Neigen, as the liner notes make clear, is German for “to tend towards.” It can also mean lean, slant, and bend. Neigen tends toward gently strained and breathy abstractions. However, this is only a proclivity. It may lean in this direction, but it is compelling because it is so elastic. It leans and bends, but also balances the extreme end of disembodied huff and puff with an infectiously obtuse (or obtusely infectious) slanted melodicism that seems to have become a sine qua non of the Parisian scene that these musicians inhabit and labels such as Ayler, Fou and Dark Tree have been documenting over the last few years.

Daunik Lazro (here on baritone and tenor sax) and Jean-Luc Cappozzo (trumpet, flugelhorn, and objects) are widely known entities in certain circles, Nicholas Souchal (trumpet and flugelhorn) and Michael Nick (various violins) maybe less so. As the opening track Neigen shows, however, they came to these sessions with like minds. The breathy malleability of the sound is a perfect open to an album that continues along these lines of windy expressionistic abstraction. (Think thick and tactic, like Joan Mitchell, rather than dense and striated like later Jackson Pollock.) The music is quite abstract. When the musicians clique, they sometimes construct thorny, ascending vines, sparsely placed rosebuds and all. Or they evoke an electrified and glitched out bagpipe, meticulously rent apart. In pieces such as Narcisse Watered and Siper Spell, Souchal and Cappozzo conjoin in ways evocative of Peter Evans and Nate Wooley duos, though with less abandon. Indeed, Nick and Lazro are there to moderate any fierce attack with their own extended technique contortions and lyric yelps. The reverse is true as well. This music simmers, but rarely boils. And even when it boils, it never boils over.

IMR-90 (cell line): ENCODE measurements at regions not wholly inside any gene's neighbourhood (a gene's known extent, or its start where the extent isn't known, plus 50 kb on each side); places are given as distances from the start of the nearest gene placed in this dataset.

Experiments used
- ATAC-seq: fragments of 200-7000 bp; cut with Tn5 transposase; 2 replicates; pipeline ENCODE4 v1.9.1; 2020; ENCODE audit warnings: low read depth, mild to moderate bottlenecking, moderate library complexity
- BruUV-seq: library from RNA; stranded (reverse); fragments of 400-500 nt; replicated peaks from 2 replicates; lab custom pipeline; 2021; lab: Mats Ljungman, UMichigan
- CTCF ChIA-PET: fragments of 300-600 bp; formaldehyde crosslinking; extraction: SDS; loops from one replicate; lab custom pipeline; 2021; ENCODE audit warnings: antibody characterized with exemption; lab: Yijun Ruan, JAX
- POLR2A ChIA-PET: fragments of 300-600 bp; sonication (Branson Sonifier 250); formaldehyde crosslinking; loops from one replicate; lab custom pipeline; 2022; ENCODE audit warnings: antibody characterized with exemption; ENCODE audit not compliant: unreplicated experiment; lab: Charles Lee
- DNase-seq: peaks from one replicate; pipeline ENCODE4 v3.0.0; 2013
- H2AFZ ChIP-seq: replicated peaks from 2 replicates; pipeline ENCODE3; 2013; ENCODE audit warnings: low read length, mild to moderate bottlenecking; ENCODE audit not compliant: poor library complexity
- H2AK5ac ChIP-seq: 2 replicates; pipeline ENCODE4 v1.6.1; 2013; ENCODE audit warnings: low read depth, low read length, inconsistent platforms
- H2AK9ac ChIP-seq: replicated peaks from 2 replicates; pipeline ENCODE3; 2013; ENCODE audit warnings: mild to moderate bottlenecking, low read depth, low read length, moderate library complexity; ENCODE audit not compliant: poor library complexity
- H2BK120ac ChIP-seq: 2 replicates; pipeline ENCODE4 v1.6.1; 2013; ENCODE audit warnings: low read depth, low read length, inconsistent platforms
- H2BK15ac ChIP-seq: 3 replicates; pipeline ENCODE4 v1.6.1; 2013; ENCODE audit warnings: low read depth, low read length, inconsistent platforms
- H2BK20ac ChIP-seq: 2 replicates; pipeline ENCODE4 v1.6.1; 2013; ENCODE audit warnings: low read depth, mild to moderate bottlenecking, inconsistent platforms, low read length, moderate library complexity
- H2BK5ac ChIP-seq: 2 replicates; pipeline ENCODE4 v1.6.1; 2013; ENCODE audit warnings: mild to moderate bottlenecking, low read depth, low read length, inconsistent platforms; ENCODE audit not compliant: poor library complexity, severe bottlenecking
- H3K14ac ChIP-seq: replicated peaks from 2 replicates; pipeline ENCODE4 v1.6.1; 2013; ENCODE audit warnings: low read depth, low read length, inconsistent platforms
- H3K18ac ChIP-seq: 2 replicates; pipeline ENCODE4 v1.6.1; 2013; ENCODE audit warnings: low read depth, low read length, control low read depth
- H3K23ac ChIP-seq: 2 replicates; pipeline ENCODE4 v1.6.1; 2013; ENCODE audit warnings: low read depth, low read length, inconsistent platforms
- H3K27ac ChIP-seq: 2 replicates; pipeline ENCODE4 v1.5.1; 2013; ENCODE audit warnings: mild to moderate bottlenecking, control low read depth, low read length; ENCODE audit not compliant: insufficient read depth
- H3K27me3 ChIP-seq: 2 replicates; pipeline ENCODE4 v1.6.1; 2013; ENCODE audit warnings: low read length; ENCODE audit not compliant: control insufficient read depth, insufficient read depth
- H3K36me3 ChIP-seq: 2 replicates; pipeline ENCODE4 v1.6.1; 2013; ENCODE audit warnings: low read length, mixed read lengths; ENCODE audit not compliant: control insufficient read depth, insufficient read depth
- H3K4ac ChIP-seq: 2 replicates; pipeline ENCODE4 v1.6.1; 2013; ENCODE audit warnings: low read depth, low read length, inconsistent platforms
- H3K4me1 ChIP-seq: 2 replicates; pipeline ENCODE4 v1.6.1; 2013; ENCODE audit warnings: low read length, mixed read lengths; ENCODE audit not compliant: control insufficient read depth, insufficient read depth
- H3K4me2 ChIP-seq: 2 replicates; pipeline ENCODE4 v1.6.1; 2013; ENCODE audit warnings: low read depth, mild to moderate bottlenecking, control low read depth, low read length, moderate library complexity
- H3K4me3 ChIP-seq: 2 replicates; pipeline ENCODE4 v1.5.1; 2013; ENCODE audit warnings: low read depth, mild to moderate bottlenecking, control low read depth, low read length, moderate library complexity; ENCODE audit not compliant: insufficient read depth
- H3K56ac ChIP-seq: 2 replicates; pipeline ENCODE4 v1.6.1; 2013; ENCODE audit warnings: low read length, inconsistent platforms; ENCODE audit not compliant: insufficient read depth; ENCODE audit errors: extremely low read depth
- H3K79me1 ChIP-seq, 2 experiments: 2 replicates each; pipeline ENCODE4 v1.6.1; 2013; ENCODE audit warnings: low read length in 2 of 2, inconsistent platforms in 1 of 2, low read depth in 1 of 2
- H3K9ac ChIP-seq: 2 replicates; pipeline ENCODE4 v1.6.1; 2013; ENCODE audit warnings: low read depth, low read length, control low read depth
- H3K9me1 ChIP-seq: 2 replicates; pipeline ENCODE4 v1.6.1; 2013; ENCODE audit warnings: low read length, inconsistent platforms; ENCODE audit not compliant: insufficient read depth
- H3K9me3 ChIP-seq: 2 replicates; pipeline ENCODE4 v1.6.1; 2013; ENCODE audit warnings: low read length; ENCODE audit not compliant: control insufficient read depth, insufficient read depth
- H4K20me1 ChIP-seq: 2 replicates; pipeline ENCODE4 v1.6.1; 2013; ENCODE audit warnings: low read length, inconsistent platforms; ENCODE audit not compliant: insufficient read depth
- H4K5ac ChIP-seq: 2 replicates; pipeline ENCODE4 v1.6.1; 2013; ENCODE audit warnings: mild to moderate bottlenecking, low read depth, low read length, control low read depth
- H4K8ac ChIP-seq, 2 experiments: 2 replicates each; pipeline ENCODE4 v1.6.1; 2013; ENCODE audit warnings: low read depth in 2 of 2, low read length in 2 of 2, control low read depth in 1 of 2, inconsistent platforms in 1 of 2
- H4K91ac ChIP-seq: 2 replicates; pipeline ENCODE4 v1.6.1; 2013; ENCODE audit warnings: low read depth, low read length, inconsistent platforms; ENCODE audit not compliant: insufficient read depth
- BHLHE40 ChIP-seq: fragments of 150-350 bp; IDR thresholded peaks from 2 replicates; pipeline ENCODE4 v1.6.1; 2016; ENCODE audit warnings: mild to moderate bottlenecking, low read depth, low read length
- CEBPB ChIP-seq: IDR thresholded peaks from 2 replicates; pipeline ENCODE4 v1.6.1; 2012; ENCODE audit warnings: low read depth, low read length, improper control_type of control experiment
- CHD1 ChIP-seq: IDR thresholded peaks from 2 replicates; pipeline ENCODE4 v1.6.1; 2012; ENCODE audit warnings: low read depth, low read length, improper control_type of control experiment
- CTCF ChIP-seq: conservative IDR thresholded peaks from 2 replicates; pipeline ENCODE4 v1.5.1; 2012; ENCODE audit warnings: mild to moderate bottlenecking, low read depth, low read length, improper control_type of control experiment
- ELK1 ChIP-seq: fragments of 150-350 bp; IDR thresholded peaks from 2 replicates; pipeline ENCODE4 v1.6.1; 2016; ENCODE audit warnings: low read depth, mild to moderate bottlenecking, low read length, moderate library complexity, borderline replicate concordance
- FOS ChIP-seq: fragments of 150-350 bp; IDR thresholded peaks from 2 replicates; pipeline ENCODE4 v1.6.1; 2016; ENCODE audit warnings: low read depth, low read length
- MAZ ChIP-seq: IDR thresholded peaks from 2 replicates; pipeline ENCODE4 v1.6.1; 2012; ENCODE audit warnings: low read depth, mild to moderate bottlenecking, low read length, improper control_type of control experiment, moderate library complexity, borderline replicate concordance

In short, Neigen, is very much in line with what I was expecting. It is less melodic than Garden(s), the last Lazro/Cappozzo collaboration on Ayler. Instead, it showcases the viscosity that can come with drags, draws, gasps, and breath. At its core, Neigen sounds spacious but coherent, like a layer by layer deconstruction of some piece that once was whole and still maintains some of that initial integrity, even if its pieces are dispersed.


Baptiste Boiron, Bruno Chevillon, Frédéric Gastard – Là (Ayler, 2021)